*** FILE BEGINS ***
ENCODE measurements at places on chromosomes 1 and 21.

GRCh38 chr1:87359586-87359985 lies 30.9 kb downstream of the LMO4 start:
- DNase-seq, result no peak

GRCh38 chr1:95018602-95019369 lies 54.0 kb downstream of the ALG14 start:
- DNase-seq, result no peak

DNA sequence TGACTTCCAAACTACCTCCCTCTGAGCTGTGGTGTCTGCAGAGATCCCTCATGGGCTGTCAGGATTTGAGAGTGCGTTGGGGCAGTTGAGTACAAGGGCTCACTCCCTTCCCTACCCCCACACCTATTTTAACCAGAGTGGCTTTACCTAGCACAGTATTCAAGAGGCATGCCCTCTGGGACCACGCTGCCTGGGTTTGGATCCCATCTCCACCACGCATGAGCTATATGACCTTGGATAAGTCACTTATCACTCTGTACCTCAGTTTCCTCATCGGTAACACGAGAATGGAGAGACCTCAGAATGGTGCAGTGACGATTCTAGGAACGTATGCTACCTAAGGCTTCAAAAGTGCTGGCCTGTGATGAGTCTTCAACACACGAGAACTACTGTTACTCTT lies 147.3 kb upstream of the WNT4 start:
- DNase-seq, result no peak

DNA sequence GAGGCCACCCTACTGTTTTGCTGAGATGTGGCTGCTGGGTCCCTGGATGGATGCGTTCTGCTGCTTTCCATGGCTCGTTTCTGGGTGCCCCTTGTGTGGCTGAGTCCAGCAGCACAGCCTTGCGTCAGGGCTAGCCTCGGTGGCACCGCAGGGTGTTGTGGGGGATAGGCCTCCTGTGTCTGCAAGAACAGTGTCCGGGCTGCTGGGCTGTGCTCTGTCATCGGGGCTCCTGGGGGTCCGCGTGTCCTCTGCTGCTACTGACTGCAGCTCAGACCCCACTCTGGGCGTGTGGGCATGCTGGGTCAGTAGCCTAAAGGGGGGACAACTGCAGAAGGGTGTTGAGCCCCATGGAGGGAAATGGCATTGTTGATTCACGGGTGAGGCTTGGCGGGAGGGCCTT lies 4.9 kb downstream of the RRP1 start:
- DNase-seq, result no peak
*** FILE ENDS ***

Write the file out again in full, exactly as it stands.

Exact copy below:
ENCODE measurements at places on chromosomes 1 and 21.

GRCh38 chr1:87359586-87359985 lies 30.9 kb downstream of the LMO4 start:
- DNase-seq, result no peak

GRCh38 chr1:95018602-95019369 lies 54.0 kb downstream of the ALG14 start:
- DNase-seq, result no peak

DNA sequence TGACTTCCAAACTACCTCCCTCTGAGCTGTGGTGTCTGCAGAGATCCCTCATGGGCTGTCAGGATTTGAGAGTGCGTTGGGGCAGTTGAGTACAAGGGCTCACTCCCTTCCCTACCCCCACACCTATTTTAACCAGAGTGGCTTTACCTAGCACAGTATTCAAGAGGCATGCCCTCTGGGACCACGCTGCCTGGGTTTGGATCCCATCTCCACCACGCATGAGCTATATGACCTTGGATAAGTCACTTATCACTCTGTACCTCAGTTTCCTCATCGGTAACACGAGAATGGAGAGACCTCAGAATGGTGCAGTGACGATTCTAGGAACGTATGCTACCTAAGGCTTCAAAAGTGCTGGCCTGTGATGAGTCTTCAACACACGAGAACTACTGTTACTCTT lies 147.3 kb upstream of the WNT4 start:
- DNase-seq, result no peak

DNA sequence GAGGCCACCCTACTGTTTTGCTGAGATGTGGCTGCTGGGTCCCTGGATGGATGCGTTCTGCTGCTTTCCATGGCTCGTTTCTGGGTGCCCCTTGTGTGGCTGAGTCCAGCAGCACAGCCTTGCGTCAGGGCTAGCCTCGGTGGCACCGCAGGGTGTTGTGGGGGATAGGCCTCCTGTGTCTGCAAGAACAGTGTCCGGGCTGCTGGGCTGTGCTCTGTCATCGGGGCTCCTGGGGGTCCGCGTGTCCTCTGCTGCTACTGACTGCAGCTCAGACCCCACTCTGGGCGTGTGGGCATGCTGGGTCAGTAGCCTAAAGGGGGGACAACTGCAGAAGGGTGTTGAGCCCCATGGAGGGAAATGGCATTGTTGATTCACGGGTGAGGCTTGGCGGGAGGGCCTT lies 4.9 kb downstream of the RRP1 start:
- DNase-seq, result no peak